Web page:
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CAR hands former Seleka leader to ICC on charges of war crimes

By Marième Soumaré
Posted on Tuesday, 26 January 2021 11:46

The International Criminal Court, in The Hague (Netherlands). © Rick Bajornas / United Nations Photo

Against a backdrop of renewed fighting in the CAR, Mahamat Said Abdel Kani, a leader of the rebel Séléka faction, has been handed over by Central African authorities to the International Criminal Court. He is accused of committing war crimes and crimes against humanity between 2013 and 2014.

It was just after midnight on 25 January when Mahamat Said Abdel Kani arrived at the detention centre of the International Criminal Court (ICC) in The Hague.

He handed over to the court by Central African authorities on 24 January, on account of an arrest warrant issued on 7 January 2019. Suspected of war crimes and crimes against humanity, the 50-year-old man from Bria, in the northern province of Ndélé, is accused of having commanded the Séléka troops in Bangui between March 2013 and January 2014 during the conflict between the Séléka and Anti-Balaka militias.

More recently, Abdel Kani is said to have played a role in Noureddine Adam’s party the Front populaire pour la renaissance de la Centrafrique (FPRC). The former number two in the Séléka, Adam now co-leads the Coalition des patriotes pour le changement (CPC), whose troops attacked Bangui on 13 January.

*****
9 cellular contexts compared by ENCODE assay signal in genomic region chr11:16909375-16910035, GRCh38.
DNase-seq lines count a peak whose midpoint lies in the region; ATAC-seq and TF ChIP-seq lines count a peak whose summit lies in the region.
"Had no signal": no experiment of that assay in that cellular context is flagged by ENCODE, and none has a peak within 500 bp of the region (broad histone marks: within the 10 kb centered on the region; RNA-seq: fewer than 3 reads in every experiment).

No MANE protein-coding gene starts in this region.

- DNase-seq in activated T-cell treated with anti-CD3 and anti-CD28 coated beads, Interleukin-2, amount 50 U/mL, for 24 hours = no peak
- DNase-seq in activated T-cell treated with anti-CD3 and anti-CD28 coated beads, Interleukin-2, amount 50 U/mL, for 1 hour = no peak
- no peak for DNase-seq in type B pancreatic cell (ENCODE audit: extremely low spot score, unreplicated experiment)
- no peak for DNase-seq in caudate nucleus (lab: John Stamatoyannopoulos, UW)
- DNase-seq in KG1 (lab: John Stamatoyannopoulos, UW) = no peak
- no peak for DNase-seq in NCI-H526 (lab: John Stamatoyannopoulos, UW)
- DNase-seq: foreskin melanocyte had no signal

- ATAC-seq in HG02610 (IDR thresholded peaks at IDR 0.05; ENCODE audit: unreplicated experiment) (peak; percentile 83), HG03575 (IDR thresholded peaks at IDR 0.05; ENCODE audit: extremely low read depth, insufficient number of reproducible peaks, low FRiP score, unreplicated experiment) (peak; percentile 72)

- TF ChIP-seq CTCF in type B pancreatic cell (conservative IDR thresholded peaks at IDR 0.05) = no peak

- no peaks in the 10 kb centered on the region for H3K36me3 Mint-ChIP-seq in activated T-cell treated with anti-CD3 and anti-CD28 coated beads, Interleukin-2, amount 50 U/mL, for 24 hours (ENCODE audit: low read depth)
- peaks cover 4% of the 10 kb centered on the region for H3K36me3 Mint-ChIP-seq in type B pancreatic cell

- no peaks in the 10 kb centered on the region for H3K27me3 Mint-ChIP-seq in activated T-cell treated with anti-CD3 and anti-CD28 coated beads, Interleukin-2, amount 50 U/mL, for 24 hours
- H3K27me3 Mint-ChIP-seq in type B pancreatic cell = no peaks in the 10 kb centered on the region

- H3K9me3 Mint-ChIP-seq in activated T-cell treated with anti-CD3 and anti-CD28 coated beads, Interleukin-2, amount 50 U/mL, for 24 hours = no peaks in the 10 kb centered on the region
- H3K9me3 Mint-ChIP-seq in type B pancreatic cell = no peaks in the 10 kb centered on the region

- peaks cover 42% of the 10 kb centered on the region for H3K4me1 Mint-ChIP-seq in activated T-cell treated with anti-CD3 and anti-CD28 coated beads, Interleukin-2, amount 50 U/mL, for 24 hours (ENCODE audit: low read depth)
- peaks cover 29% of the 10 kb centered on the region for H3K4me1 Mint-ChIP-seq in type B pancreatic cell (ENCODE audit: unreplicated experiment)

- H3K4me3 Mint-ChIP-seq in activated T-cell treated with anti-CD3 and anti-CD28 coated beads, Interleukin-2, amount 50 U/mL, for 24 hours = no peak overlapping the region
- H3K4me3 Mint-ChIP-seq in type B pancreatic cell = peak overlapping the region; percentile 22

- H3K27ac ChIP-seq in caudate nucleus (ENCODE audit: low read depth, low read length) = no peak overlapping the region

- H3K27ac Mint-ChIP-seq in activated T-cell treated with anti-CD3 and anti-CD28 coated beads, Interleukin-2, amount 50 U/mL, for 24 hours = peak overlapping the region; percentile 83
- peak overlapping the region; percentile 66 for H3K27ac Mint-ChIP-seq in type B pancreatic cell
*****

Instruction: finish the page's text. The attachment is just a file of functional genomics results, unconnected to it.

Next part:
Opposing camps

“I welcome the transfer of the suspect, Mr. Mahamat Said Abdel Kani, to the International Criminal Court to be prosecuted for his alleged crimes,” said ICC Prosecutor Fatou Bensouda. “I am grateful to all those who have worked to make this operation a success. My office will continue to work tirelessly to bring justice to the victims of the atrocious crimes [that were committed] in the Central African Republic.”

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Seized on 30 May 2014 by the Central African government, the ICC opened an investigation on 24 September into the alleged crimes committed by the Séléka and anti-Balaka. The violence that occurred during this period led to the deaths of thousands of people and the forced displacement of hundreds of thousands of others.

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The suspect joined two of his compatriots – also accused of war crimes and crimes against humanity – who were part of the opposing camp: Alfred Yekatom and Patrice-Édouard Ngaïssona, former alleged leaders of the anti-Balaka militia, whose trial is due to begin on 9 February.


Re-elected president of the CAR on 24 January with nearly 54% of the vote, could Faustin-Archange Touadéra facilitate the transfer of other militia leaders to the ICC? During her third visit to Bangui since taking office in October 2020, Bensouda welcomed the progress of investigations conducted by her office.

“I have always been very clear: both parties involved in the conflict, the Séléka and the anti-Balaka, are being investigated. I wanted to make sure that this message has been conveyed to the Central African authorities, so that we will be able to cooperate more effectively,” she told us upon her return. Abdel Kani is expected to appear before a judge “as soon as possible”, said the court.

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